Mounting evidence shows sustainable agriculture is productive

Sustainable agriculture can greatly increase productivity in developing countries. This is particularly true if the existing farming system uses few fertilisers and other chemicals, which is largely the case for Africa.[xxviii]

The largest study examining smallholder sustainable agriculture in poor countries analyized 286 projects covering 37 million hectares in 57 countries. This study was published in 2006 and it found that when sustainable agriculture was adopted, average crop yields increased by 79%.[xxix]

A variety of crops and resource-conserving systems were used, including integrated pest management, conservation agriculture, agro-forestry, water harvesting in dryland areas, and introducing aquaculture and livestock into farming systems.[xxx]

This database of 286 projects was re-analyzed last year by the UN Conference on Trade and Development and the UN Environment Programme to produce a summary of the impacts of sustainable agriculture in 114 projects throughout Africa.

It found crop yields increased by an average of 116% for all African projects and by an average of 128% for projects in east Africa.[xxxi]

The study focused on 15 cases from Africa and it found multiple benefits for smallholders and the environment – leading to a build up of natural, human, social, financial and physical capital in farming communities. It found: [xxxii]

* An increase in food availability – higher yields led to greater access to food, increased food security for all members of the household and higher incomes

           

* Increase in household income – sustainable agriculture had a positive impact on poverty, with smallholders saving money through less fertilizer and pesticide use, extra income from selling surpluses and adding value through processing

* Increase in education, skills, health – all farmers gained increased knowledge of sustainable methods, health benefits from more nutritious food, and greater resilience to external threats such as droughts, floods and landslides

* Benefits to community – the formation of farmers’ groups and co-operatives lowered costs and increased knowledge amongst farmers

* Improvements to infrastructure – 40% reported improvements to physical infrastructure (eg communications and transport) and greater access to markets

           

* Benefits to natural environment – all but one of the cases reported benefits to soil fertility, water supply, flood control and biodiversity.

The study highlights that 12,500 farm households in drought-prone Cheha in south-east Ethiopia have benefited from a sustainable agriculture approach by introducing new types of crops (such as vegetables), trees (fruit and forest), organic manures for soil fertility, natural pest controls and veterinary services. This has resulted in a 60% increase in crop yields, a 70% improvement in overall nutrition levels, and the area now produces a food surplus. [xxxiii]

Sustainable agriculture meets multiple challenges

In addition to feeding the one sixth of the world’s population currently going hungry, small-scale sustainable agriculture offers the best approach to meeting multiple challenges facing the food system.[xxxiv]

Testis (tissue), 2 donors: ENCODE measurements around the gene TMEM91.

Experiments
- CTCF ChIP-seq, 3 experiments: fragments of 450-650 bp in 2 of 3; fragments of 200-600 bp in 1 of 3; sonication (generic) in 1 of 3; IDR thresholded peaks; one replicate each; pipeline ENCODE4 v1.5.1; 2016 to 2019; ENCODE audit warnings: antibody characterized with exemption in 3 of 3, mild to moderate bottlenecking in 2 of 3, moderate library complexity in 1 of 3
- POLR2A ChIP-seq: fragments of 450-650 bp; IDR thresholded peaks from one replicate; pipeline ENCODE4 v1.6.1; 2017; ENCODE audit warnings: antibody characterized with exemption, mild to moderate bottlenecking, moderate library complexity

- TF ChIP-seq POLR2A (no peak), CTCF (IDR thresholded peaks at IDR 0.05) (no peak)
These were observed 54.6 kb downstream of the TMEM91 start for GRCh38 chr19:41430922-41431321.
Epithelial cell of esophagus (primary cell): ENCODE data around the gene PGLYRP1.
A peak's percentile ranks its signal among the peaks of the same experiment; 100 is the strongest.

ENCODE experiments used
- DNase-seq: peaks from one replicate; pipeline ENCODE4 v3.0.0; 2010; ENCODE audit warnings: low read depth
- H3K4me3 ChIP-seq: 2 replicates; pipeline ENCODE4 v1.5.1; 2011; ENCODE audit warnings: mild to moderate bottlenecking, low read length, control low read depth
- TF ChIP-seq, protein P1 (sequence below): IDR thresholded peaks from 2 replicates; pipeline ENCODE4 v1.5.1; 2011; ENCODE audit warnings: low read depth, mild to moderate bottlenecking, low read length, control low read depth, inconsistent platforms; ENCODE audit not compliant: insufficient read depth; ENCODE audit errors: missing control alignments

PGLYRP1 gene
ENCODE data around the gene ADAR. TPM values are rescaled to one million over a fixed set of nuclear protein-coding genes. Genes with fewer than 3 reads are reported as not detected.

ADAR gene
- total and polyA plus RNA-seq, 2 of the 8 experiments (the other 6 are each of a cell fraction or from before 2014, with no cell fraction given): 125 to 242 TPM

Current high-input farming practices which use large amounts of fuel-based fertilisers and pesticides are a major cause of greenhouse gas emissions. An estimated 30% of global emissions leading to climate change – such as carbon dioxide, nitrous oxide and methane – are due to agricultural activities, including land use changes such as deforestation.[xxxv]

It is now becoming recogised that sustainable agriculture can mitigate climate change through carbon sequestration and by offering a genuinely low greenhouse gas (GHG) emission alternative.[xxxvi]

FAO says sustainable agriculture has huge potential to sequester carbon dioxide from the atmosphere by increasing the organic content in soils. It also says organic agriculture can reduce GHG emissions because it requires 25-50% less energy compared to conventional chemical-based agriculture.[xxxvii]

At the same time climate change is projected to have a devastating impact on food production and food security. The Intergovernmental Panel on Climate Change says yields from rain-fed farming in some African countries could fall by up to 50% by 2020, and by up to 30% in some central and South Asian countries by 2050.[xxxviii]

There is an emerging consensus that recognizing the ‘multi-functional’ role of agriculture – ie it provides multiple benefits from food, fibre and medicines, to livelihoods, cultural heritage and water and environmental services – and strengthening the ability of smallholders to build more resilient and sustainable agriculture systems is a crucial response to the global food, water and climate crisis.[xxxix] 

Resilience and feeding the future

Resilience can be understood as the opposite of vulnerability, and such approaches mitigate risk by increasing the adaptive powers of poor communities and the eco-systems on which they depend. This protects the natural resource base and helps smallholders meet their food needs while fostering the necessary skills to adapt to climate change and other stresses.[xl]

But climate change is not the only threat to food production. Water scarcity, high energy prices, desertification and other forms of land degradation (such as saline soils) and cropland losses due to biofuels, timber, expanding cities and other factors,[xli] will make it harder for humanity to feed itself. [xlii]

With populations projected to rise from 6.7 to 9.2 billion by 2050,[xliii] production must double by then[xliv] to meet demand for food, feed, fibre and biofuels, and changes in diets towards more meat and diary.[xlv],[xlvi]

Global modelling suggests sustainable agriculture could produce enough food on a global per capita basis to sustain the current human population, and potentially an even larger population, without increasing the agricultural land base.[xlvii]